The Criterion for Phenomena

I’ve just watched the third of mathematician Marcus du Sautoy’s television series Precision: The Measure of All Things on BBC 4.

There’s a lot been going on at Son of the Rock Towers over the past week or two (details may be forthcoming in due course) so I missed the first two episodes, Time and Distance and Mass and Moles – which is a pity as the second at least will have been about Chemistry – and I don’t know if I’ll get the chance to catch up on them.

Tonight’s last in the series was titled Heat, Light and Electricity and discussed how ways to measure these phenomena have been developed and extended over time.

du Sautoy irritated me though by using the word phenomena as if it were singular. I now quote Wikipedia:-

Phenomena are observable events, particularly when they are special.

A single observable event is of course a phenomenon.

The same distinction applies to the word criterion – like phenomenon, based on Greek – and its plural where too many people, especially news reporters, refer to a criteria. It makes me cringe.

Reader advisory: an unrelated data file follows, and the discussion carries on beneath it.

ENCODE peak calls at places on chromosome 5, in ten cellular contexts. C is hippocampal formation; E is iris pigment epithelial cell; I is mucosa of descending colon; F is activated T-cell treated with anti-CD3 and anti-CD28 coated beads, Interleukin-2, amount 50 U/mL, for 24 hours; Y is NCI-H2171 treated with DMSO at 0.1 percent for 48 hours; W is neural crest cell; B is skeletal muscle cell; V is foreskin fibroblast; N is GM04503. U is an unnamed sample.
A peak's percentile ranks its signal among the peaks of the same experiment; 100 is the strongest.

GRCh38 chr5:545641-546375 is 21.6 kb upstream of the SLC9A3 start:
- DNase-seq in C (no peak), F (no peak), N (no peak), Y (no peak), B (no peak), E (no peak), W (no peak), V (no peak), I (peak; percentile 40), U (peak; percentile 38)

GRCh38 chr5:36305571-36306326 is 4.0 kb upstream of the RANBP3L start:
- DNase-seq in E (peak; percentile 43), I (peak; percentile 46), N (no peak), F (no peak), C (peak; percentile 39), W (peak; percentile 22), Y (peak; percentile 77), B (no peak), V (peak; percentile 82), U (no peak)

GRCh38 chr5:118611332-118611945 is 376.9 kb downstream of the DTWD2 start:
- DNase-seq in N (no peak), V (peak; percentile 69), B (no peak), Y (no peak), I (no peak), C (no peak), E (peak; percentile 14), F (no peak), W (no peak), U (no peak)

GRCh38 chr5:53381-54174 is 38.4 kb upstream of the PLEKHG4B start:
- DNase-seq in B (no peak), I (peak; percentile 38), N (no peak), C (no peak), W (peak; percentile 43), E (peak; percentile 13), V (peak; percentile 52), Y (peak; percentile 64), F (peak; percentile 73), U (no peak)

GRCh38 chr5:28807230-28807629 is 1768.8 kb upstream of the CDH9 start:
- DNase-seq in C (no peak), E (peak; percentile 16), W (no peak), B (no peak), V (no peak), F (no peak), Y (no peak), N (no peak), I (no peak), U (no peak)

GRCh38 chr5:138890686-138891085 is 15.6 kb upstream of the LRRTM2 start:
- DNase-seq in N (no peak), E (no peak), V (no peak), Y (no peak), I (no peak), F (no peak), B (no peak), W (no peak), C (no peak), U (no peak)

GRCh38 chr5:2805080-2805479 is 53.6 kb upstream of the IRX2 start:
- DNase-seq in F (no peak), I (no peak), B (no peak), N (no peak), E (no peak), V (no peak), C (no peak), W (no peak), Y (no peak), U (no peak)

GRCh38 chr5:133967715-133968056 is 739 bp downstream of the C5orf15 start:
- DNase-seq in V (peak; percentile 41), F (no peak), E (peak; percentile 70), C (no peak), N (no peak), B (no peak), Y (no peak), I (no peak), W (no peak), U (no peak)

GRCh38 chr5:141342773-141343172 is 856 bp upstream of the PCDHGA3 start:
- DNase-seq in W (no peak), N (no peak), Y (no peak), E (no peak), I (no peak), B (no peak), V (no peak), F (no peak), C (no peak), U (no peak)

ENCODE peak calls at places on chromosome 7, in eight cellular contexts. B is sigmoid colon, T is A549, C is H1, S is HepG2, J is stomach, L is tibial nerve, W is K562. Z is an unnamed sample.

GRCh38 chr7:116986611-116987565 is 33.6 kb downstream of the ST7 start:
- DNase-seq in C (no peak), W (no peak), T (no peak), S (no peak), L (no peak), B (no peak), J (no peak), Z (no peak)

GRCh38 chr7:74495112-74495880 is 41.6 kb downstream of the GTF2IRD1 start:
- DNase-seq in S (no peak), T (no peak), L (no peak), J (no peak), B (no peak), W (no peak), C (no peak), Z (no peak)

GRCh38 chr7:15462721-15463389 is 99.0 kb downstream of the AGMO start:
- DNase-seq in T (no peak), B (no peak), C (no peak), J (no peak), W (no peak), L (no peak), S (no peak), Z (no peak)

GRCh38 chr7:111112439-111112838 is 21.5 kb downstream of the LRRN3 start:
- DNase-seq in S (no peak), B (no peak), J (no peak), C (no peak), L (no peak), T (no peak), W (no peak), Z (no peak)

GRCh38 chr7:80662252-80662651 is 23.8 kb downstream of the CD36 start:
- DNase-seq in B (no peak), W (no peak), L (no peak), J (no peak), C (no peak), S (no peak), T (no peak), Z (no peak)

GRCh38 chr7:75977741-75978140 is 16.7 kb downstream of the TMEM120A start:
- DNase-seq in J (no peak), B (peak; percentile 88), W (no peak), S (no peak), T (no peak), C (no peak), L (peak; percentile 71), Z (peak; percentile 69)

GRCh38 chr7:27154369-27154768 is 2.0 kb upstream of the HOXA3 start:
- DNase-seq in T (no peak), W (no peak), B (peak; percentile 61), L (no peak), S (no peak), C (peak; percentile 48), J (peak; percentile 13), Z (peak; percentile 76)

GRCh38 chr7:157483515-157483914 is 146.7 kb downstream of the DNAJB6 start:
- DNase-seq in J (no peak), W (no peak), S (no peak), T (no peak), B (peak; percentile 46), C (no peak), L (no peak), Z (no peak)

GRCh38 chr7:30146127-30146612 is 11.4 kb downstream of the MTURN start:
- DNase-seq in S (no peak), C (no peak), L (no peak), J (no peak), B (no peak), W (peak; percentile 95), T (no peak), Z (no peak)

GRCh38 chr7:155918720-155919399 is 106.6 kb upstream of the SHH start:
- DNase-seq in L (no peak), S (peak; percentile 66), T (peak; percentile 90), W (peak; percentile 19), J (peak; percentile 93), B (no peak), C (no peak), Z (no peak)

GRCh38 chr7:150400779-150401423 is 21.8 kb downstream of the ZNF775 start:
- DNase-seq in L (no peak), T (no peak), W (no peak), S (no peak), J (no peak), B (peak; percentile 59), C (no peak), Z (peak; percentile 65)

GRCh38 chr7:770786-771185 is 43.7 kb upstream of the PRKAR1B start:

In sum, the only criterion for using the word phenomena is that more than one event is involved. If there’s only a single event then it’s a phenomenon.

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4 comments

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  1. Graeme Hewson

    He also used the word phenomenon as if it were plural! Just before talking about Volta he says: “This was the age of the Enlightenment, when scientists were looking at the world around them with a keen eye, trying to find rational explanations for the phenomenon that they observed.”

  2. jackdeighton

    Hi Graeme,
    Thanks for the comment.
    I think that was the one I noticed first, then he went on to use phenomena as a singular noun all the time.
    To be kind to him I suppose it is just possible to construe, “trying to find rational explanations for the phenomenon that they observed,” as applying to them observing only one thing at a time. The context makes that difficult though.

  3. Dean Taylor

    He is a brilliant mathematician, but I find it hard to excuse such faux pas. He also has a habit of copying GW Bush in pronouncing nuclear ‘nucular’ and nuclei ‘nuculi’ Very poor form Murcus.

  4. jackdeighton

    Thanks Dean,
    GW Bush’s pronunciations (among others of his drawbacks) always got to me too.

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